Attacks On Our Freedoms Should Not Be Met With Further Attacks On Our Freedoms

Attacks On Our Freedoms Should Not Be Met With Further Attacks On Our Freedoms

The Institute of Public Affairs has today rejected Prime Minister Scott Morrison’s proposal for more government regulation and control of social media and the internet.

“Open-ended calls for censorship of internet content represent an attack on freedom of speech. Such proposals must be strongly opposed,” said Gideon Rozner, Director of Policy at the IPA.

“The events in Christchurch last Friday were a horrifying and reprehensible attack on the freedom of Muslims to practice their faith in peace. However, we cannot respond to an attack on one freedom with an attack on another.

“Incitement to violence is already illegal, to the extent existing laws prevent the direct and clear incitement of violence, they should be enforced, including on online platforms.

“It would be a dangerous and retrograde step to give government agencies wide powers to prohibit content subjectively deemed to be ‘hateful’.

“Inevitably, this will see government censorship of content that is distasteful, but not dangerous.

“Government regulation would likely result in the removal of innocuous content while doing little to block content that actually incites violence and facilitates acts of terrorism.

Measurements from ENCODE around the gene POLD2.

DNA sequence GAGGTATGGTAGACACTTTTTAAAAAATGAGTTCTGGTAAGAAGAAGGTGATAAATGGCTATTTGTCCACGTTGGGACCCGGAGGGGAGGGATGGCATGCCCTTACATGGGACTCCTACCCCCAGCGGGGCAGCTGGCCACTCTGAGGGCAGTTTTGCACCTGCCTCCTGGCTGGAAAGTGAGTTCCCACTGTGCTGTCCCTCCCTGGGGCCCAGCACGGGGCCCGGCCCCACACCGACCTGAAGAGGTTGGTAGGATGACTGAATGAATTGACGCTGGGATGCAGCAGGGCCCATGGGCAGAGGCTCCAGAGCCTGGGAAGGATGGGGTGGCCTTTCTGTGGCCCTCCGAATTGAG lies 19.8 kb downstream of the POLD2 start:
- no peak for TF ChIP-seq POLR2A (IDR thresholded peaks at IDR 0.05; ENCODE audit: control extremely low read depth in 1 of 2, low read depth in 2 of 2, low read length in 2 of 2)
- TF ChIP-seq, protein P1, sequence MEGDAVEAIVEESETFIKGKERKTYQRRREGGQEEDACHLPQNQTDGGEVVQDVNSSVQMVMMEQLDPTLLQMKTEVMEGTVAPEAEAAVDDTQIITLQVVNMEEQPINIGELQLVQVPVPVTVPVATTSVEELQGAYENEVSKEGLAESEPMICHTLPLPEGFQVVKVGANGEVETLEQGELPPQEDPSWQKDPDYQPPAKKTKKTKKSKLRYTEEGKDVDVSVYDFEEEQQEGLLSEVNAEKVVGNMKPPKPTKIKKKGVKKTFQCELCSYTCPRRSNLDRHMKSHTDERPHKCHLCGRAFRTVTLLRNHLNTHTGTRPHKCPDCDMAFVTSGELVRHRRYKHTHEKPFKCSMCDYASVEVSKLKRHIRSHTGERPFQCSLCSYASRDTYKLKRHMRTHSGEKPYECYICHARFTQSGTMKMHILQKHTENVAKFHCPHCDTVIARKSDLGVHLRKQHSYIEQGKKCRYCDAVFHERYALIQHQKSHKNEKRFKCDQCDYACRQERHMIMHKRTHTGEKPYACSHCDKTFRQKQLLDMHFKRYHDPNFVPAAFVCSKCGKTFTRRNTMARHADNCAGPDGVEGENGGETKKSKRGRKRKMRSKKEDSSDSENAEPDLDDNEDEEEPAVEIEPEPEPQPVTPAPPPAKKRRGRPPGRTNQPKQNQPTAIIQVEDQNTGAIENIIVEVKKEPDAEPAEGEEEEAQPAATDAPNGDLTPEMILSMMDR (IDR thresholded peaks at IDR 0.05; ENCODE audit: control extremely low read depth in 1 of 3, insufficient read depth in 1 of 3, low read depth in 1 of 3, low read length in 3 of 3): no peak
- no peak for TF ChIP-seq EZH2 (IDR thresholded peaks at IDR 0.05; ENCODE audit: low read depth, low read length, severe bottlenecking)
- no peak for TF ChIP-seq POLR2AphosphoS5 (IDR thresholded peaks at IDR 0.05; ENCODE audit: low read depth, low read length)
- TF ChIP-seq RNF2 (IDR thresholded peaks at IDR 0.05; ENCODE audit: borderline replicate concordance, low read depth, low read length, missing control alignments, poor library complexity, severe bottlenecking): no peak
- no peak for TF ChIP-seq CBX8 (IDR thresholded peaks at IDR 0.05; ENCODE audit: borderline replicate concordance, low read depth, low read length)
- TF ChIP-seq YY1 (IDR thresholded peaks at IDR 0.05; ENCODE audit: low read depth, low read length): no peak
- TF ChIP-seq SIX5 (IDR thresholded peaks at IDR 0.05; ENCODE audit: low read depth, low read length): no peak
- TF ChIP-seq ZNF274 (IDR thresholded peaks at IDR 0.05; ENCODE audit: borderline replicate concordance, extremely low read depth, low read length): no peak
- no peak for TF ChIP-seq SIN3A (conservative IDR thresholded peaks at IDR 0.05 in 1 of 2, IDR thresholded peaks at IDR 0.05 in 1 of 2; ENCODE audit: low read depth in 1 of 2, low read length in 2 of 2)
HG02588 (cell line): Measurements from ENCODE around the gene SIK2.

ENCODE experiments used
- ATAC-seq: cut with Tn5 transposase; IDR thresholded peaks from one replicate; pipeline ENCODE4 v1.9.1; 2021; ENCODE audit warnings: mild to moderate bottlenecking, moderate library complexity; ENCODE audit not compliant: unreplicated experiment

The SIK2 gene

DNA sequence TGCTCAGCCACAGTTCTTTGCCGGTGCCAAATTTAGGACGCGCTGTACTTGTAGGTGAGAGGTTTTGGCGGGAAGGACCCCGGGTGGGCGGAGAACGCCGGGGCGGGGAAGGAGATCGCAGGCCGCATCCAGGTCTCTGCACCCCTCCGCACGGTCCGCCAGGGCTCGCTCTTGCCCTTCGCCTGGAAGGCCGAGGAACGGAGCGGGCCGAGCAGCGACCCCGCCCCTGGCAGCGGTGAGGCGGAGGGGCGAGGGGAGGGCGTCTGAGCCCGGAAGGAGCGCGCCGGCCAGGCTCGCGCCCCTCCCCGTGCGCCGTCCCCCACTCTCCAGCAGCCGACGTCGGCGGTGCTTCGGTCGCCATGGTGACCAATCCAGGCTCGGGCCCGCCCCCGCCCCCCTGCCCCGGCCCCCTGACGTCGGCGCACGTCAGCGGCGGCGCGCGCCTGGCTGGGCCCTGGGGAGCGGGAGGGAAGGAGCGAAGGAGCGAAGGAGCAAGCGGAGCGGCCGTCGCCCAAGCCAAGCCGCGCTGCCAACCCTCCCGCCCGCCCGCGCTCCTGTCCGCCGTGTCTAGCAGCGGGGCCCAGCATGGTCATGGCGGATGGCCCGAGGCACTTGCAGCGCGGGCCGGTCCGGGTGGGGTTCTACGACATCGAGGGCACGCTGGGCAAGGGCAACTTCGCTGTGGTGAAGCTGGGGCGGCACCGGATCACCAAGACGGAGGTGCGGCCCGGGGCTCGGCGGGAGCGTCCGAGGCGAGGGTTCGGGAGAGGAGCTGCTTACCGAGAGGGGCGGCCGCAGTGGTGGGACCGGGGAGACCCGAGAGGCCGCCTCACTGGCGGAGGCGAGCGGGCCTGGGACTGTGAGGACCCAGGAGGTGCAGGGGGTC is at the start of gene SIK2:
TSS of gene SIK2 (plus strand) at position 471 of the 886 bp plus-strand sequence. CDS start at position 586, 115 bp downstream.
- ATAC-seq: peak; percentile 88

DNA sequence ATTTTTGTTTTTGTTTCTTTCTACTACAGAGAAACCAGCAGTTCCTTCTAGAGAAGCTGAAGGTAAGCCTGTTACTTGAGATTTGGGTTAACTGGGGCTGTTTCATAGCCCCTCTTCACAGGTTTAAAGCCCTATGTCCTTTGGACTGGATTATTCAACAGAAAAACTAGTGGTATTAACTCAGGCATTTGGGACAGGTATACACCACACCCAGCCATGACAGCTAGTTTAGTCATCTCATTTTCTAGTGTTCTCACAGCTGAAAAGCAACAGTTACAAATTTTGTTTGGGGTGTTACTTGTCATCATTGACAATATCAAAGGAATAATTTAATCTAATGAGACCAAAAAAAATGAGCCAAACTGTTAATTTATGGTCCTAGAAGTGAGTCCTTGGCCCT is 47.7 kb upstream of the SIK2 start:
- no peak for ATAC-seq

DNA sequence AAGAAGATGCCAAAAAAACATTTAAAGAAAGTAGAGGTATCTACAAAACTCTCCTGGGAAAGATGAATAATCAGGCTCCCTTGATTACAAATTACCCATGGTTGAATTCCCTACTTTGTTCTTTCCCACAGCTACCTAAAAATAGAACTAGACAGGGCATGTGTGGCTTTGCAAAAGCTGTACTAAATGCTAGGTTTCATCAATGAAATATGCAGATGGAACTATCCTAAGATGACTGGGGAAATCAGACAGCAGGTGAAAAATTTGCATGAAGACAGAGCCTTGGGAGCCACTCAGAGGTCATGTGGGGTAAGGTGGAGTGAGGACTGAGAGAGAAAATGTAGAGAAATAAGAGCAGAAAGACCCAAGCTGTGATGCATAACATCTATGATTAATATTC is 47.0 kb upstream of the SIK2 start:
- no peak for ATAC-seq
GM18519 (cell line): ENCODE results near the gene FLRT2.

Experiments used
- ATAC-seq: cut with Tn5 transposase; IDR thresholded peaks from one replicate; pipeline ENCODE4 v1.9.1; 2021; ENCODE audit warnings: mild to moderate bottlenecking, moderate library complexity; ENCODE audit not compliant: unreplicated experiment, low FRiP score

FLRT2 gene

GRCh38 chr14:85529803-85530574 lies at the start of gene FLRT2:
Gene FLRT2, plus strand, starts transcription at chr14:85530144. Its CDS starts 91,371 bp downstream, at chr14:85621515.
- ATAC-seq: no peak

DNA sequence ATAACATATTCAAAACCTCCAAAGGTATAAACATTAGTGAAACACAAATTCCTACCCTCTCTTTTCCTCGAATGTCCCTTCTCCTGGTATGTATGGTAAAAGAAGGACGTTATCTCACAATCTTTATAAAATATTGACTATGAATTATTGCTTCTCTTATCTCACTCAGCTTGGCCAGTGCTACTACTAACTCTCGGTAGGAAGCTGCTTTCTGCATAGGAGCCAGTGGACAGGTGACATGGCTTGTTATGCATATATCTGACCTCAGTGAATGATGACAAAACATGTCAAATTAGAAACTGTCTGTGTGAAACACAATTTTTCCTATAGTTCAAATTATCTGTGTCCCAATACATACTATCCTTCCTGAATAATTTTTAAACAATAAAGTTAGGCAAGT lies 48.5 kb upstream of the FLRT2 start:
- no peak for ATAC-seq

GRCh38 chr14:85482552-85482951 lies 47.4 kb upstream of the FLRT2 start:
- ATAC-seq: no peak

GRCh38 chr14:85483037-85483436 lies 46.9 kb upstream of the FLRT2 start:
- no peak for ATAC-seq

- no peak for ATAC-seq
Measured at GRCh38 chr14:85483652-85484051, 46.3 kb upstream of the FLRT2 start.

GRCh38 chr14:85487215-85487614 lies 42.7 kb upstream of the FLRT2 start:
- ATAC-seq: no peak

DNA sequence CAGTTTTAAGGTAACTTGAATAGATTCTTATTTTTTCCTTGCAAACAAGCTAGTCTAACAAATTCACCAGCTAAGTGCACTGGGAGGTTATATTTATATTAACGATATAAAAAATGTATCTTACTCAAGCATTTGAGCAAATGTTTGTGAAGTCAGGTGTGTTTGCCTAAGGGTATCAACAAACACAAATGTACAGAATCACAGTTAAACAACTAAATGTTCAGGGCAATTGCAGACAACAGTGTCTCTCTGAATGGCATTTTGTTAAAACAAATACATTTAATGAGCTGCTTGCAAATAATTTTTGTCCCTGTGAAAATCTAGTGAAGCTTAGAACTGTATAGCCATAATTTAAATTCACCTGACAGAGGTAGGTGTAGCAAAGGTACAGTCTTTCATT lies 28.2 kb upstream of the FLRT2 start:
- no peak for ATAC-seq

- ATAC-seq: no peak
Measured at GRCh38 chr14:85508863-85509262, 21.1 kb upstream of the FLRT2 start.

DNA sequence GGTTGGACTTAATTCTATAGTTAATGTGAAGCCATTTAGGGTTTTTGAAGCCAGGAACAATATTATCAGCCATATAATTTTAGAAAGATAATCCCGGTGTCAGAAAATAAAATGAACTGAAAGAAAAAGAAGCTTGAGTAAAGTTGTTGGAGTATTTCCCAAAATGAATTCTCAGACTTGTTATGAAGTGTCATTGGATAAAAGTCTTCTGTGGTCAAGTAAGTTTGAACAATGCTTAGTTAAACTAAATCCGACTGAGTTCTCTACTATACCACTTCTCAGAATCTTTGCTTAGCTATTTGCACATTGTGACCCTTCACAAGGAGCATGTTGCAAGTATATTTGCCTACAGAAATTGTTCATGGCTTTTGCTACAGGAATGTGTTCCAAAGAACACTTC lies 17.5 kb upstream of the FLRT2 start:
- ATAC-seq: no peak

“Similarly, the Morrison Government’s decision to ban Milo Yiannopoulos from entering Australia, now the third position it has held on Yiannopoulos, is weak, pathetic and represents a government unsure of what it believes in. Attacks on our freedoms should not be met with further attacks on our freedoms.

“The Department of Home Affairs claims it can block Yiannopoulos’ visa because he may ‘incite discord in the Australian community or in a segment of that community’, however, there was no such attention by the Department of Muslim cleric Dr Omar Abdelkafy, who just last month toured Adelaide, Melbourne and Sydney. Dr Abdelkafy recently described the September 11, 2001 terrorist attacks as comedy.

“The ‘potential to incite discord’ is open-ended and could be used to censor the speech of anyone, from the left or right of the political spectrum,” said Mr Rozner.

For media and comment: Evan Mulholland, Director of Communications, on

0405 140 780, or at [email protected]

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